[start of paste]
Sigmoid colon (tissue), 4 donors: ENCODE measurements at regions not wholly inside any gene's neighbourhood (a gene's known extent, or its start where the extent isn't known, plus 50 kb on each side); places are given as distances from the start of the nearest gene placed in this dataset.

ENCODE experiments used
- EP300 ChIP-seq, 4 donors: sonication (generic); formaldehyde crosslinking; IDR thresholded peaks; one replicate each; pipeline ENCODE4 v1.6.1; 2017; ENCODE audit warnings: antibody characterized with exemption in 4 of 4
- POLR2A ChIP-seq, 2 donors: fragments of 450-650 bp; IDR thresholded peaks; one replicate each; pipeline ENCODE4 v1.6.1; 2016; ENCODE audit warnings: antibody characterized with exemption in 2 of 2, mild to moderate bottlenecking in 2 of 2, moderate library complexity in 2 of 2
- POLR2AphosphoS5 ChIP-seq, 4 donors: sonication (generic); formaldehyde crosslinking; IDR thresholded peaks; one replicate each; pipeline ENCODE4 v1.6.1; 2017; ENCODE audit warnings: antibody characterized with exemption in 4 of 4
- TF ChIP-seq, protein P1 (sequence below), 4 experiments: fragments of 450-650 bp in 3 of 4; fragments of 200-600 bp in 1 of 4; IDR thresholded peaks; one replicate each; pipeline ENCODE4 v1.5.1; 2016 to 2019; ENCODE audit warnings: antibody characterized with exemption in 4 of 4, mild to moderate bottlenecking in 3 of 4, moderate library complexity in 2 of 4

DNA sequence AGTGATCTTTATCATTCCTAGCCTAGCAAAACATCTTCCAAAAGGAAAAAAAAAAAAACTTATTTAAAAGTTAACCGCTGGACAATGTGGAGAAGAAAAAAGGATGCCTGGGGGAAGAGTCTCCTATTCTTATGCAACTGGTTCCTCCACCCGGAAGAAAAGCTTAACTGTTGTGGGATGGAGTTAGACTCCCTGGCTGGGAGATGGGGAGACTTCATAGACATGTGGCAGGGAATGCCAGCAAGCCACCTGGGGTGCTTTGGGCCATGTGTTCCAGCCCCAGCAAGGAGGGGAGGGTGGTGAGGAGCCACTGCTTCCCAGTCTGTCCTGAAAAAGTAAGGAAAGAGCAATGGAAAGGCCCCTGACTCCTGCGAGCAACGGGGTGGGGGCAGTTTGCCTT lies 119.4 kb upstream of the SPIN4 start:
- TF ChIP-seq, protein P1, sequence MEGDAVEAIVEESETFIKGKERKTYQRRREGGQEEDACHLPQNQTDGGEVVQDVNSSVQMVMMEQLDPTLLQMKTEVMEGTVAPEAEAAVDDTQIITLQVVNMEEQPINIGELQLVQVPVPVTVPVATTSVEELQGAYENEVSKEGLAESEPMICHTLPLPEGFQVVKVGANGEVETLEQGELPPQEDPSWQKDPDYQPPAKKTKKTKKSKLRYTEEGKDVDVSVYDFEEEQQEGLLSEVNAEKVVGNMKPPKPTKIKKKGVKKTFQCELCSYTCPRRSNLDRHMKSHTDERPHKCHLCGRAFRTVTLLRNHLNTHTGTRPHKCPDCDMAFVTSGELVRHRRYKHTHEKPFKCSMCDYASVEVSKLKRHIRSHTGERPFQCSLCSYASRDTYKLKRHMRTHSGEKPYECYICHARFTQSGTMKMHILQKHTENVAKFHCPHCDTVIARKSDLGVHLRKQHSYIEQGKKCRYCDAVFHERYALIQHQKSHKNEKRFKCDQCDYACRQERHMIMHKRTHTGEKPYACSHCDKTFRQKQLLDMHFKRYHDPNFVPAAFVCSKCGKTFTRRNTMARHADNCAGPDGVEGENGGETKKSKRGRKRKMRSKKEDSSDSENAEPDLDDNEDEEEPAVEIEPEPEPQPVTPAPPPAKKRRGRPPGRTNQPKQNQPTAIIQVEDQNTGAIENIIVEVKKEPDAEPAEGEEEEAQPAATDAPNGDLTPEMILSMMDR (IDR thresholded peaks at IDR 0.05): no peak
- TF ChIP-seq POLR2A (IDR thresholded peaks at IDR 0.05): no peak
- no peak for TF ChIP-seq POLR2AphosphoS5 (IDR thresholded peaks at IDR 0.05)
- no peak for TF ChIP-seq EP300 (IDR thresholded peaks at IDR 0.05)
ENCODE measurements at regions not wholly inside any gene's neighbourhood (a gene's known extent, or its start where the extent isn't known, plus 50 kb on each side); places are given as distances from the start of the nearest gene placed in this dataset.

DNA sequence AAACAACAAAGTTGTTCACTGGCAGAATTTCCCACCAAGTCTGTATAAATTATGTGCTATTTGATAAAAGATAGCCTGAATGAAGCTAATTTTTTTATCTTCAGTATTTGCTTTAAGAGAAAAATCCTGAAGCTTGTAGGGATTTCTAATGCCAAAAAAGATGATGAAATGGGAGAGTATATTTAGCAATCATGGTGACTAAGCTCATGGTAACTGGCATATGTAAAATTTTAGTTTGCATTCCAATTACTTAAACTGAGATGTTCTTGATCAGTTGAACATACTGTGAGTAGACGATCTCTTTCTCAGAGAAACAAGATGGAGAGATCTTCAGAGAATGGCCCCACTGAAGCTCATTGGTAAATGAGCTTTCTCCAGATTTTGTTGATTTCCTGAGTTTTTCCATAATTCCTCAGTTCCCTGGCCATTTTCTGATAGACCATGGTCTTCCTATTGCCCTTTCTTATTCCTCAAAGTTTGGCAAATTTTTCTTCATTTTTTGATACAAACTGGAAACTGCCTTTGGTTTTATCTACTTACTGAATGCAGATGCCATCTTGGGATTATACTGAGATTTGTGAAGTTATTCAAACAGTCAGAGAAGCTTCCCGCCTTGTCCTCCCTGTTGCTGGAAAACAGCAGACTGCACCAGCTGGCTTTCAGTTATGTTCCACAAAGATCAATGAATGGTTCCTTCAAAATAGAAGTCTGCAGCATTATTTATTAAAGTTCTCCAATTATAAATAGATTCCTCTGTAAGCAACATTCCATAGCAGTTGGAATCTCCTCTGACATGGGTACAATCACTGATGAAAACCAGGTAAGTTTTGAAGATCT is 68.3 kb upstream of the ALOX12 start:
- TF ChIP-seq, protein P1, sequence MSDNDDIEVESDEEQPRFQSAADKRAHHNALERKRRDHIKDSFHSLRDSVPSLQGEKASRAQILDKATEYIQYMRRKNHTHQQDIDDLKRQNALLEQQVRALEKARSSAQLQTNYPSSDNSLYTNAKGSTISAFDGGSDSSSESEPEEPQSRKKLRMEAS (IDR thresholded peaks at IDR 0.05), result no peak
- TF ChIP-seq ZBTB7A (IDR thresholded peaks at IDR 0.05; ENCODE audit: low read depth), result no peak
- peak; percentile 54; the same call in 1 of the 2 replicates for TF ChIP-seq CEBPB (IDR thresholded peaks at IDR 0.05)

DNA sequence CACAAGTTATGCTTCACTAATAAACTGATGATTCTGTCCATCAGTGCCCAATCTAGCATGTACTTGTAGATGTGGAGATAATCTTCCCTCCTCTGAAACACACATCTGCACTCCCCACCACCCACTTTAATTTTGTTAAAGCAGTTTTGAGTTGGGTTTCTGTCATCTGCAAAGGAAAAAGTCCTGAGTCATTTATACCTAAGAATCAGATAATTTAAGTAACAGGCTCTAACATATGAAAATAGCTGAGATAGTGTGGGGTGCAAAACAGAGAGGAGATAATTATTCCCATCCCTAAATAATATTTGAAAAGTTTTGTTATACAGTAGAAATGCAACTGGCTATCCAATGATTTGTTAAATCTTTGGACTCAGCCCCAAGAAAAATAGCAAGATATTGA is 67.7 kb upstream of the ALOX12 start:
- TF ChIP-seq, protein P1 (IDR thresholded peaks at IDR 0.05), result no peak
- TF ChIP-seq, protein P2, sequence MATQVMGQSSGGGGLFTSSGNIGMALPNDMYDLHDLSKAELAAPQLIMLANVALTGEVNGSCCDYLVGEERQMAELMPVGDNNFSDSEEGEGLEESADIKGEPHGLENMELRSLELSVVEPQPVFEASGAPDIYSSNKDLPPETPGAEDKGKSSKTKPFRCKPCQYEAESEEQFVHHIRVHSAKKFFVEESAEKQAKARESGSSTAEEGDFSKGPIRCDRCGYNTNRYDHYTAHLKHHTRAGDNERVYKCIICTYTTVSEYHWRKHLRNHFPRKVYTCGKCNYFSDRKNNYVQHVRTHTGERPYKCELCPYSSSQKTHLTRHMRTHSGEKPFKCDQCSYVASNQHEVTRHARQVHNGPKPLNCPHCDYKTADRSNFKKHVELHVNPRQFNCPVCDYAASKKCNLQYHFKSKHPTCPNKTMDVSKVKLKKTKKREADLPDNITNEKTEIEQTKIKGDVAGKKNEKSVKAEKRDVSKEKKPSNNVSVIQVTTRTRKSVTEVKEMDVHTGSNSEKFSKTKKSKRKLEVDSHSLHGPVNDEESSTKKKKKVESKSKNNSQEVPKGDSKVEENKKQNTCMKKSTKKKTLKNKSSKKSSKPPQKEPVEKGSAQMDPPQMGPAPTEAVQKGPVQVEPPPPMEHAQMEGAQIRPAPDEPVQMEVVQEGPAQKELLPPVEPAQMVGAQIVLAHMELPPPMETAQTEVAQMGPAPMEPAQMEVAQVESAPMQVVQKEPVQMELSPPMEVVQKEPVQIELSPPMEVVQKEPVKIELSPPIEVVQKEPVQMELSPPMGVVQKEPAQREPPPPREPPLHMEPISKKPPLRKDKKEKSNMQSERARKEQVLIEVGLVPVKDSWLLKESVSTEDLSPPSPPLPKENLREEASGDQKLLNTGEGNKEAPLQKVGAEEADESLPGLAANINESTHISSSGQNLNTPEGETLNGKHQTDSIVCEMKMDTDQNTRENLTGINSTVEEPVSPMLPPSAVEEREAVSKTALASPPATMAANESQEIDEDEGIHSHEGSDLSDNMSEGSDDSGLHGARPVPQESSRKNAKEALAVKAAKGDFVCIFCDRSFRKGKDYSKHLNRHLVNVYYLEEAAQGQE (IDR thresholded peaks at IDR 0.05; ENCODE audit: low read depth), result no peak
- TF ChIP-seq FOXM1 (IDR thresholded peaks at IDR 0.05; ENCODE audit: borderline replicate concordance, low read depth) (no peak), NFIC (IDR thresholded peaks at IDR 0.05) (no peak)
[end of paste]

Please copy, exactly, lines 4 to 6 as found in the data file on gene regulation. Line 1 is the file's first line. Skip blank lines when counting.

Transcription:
- POLR2A ChIP-seq, 2 donors: fragments of 450-650 bp; IDR thresholded peaks; one replicate each; pipeline ENCODE4 v1.6.1; 2016; ENCODE audit warnings: antibody characterized with exemption in 2 of 2, mild to moderate bottlenecking in 2 of 2, moderate library complexity in 2 of 2
- POLR2AphosphoS5 ChIP-seq, 4 donors: sonication (generic); formaldehyde crosslinking; IDR thresholded peaks; one replicate each; pipeline ENCODE4 v1.6.1; 2017; ENCODE audit warnings: antibody characterized with exemption in 4 of 4
- TF ChIP-seq, protein P1 (sequence below), 4 experiments: fragments of 450-650 bp in 3 of 4; fragments of 200-600 bp in 1 of 4; IDR thresholded peaks; one replicate each; pipeline ENCODE4 v1.5.1; 2016 to 2019; ENCODE audit warnings: antibody characterized with exemption in 4 of 4, mild to moderate bottlenecking in 3 of 4, moderate library complexity in 2 of 4